Baseball season is underway and the Cubs' home opener is tomorrow, so allow me to reflect on the spirituality of baseball. Francis T. Vincent, Jr., the former Commissioner of Major League Baseball, once said this:
Baseball teaches us, or has taught most of us, how to deal with failure. We learn at a very young age that failure is the norm in baseball and, precisely because we have failed, we hold in high regard those who fail less often--those who hit safely in one out of three chances and become star players. I also find it fascinating that baseball, alone in sport, considers errors to be part of the game, part of its rigorous truth.
"Fay" Vincent was on to something brilliant in highlighting the inexorability of imperfection. Failure is a part of life. The insight here is that failure is not necessarily something to overcome and eliminate. This is not to say that we live with mediocrity. But rather that we recognize life is a journey and that utter perfection will not come until our journey is over—when we are with God in heaven. God walks with us on this way. Our imperfections and sins, thus, can actually be a source of blessing and grace. We should never be too discouraged.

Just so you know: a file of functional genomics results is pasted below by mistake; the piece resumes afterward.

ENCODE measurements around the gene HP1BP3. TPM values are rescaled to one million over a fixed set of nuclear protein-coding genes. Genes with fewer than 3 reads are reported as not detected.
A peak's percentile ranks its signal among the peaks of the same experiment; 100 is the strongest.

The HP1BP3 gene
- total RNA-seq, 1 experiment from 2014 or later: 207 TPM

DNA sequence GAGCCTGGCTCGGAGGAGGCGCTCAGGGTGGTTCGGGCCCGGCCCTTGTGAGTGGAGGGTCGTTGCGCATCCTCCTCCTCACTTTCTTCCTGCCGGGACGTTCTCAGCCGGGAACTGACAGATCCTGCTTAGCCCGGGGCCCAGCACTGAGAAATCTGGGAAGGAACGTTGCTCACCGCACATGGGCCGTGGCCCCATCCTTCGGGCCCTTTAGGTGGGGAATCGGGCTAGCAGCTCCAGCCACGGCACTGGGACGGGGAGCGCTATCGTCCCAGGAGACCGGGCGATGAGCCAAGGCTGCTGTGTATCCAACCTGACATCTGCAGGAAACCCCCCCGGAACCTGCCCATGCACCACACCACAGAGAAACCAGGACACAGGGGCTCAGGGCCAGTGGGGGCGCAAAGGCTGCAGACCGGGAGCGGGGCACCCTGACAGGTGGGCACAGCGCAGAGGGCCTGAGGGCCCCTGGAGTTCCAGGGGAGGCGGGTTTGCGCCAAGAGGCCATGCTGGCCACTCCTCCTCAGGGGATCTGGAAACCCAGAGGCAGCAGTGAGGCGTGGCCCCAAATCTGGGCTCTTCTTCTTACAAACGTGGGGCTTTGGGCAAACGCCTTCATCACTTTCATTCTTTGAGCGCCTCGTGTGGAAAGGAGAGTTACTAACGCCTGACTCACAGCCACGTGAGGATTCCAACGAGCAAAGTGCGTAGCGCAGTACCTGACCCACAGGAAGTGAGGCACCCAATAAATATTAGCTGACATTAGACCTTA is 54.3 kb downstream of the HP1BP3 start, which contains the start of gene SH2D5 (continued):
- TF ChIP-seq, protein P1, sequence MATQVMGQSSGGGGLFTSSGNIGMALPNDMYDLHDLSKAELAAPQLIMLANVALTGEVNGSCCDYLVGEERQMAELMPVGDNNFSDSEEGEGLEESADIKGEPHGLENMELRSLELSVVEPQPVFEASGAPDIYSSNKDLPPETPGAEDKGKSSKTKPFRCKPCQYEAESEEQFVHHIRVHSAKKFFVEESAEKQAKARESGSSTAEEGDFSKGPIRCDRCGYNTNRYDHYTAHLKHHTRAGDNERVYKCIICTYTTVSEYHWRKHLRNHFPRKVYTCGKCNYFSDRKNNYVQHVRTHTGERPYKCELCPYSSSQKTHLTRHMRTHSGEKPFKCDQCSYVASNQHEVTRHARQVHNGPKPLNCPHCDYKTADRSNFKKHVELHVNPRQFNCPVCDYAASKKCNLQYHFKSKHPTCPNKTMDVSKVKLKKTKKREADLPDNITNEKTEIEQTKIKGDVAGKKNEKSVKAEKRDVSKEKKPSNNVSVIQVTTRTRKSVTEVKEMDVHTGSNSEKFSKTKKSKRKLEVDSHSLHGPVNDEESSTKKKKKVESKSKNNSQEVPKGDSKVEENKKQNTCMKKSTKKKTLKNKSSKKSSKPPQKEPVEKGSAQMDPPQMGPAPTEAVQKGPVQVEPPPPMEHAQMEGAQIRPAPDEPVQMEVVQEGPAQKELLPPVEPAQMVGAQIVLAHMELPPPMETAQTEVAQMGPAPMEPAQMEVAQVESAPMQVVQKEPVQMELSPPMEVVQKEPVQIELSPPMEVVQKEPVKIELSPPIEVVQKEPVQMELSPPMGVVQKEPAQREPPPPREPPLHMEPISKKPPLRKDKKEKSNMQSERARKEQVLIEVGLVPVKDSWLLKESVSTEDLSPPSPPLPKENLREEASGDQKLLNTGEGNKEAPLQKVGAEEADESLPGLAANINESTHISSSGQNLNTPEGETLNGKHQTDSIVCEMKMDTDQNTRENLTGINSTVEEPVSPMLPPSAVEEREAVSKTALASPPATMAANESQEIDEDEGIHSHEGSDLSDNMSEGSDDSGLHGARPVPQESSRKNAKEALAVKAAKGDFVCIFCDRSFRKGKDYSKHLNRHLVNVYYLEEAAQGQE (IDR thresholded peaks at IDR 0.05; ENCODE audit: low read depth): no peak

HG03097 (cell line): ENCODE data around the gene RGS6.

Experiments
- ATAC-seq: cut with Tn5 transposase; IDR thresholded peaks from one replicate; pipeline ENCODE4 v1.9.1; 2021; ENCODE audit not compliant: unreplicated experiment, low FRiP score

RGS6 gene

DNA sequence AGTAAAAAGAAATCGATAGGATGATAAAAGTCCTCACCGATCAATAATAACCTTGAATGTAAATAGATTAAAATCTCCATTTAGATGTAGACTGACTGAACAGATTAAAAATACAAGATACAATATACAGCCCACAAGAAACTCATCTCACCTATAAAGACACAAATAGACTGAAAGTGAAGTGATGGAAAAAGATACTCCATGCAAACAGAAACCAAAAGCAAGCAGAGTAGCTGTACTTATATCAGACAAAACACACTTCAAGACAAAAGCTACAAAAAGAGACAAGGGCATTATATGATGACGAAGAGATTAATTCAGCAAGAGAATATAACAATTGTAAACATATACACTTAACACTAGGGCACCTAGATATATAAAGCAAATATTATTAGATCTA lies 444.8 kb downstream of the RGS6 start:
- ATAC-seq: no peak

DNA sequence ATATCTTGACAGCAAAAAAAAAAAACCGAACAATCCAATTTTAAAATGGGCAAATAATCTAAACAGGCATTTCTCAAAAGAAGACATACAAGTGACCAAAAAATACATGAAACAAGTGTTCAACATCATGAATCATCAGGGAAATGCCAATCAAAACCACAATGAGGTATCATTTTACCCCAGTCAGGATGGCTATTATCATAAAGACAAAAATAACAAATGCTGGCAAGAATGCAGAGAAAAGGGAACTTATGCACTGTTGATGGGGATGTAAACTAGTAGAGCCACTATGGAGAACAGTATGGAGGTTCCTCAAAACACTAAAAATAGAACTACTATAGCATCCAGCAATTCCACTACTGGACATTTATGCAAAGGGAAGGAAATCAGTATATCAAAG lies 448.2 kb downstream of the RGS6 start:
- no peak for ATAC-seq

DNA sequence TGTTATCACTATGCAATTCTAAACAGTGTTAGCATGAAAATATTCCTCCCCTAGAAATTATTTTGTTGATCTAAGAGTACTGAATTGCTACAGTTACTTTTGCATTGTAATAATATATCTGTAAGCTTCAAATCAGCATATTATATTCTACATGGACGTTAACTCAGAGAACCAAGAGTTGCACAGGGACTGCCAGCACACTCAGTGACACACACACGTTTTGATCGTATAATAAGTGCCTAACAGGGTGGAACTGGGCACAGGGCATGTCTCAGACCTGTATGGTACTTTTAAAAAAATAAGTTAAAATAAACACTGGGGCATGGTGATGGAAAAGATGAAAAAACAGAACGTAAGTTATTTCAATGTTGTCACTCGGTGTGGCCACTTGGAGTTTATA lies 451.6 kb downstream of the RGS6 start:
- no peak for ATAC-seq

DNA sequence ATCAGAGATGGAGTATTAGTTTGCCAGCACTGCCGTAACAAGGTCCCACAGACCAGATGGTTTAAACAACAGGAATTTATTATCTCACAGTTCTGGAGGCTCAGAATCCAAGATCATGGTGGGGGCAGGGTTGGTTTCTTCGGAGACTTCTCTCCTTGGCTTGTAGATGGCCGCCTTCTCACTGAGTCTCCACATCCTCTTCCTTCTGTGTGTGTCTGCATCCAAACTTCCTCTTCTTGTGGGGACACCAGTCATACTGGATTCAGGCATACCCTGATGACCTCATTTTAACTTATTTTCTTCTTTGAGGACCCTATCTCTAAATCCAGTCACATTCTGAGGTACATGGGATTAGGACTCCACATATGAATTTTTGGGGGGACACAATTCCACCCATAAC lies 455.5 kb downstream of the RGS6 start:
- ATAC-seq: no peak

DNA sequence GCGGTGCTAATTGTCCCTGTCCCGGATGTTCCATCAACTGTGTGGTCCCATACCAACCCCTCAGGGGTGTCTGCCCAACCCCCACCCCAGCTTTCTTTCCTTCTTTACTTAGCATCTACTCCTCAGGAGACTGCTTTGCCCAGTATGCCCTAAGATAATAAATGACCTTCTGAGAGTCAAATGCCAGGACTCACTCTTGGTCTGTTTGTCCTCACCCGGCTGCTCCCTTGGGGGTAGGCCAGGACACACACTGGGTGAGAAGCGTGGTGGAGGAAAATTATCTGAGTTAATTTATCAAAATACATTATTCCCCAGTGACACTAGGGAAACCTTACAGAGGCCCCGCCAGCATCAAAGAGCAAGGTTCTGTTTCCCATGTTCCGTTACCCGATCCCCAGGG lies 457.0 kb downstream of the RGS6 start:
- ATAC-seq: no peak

A preacher once gave the image of God holding each person by a string. Every time a person sins, the string is cut. But it does not remain cut. God ties up the string again, making a knot. The tying and knotting shortens the string. Every time we sin and cut the string, God has the chance to knot the string and draw us to closer to him.
Yes, baseball season's underway. So you better get ready for a brand new day.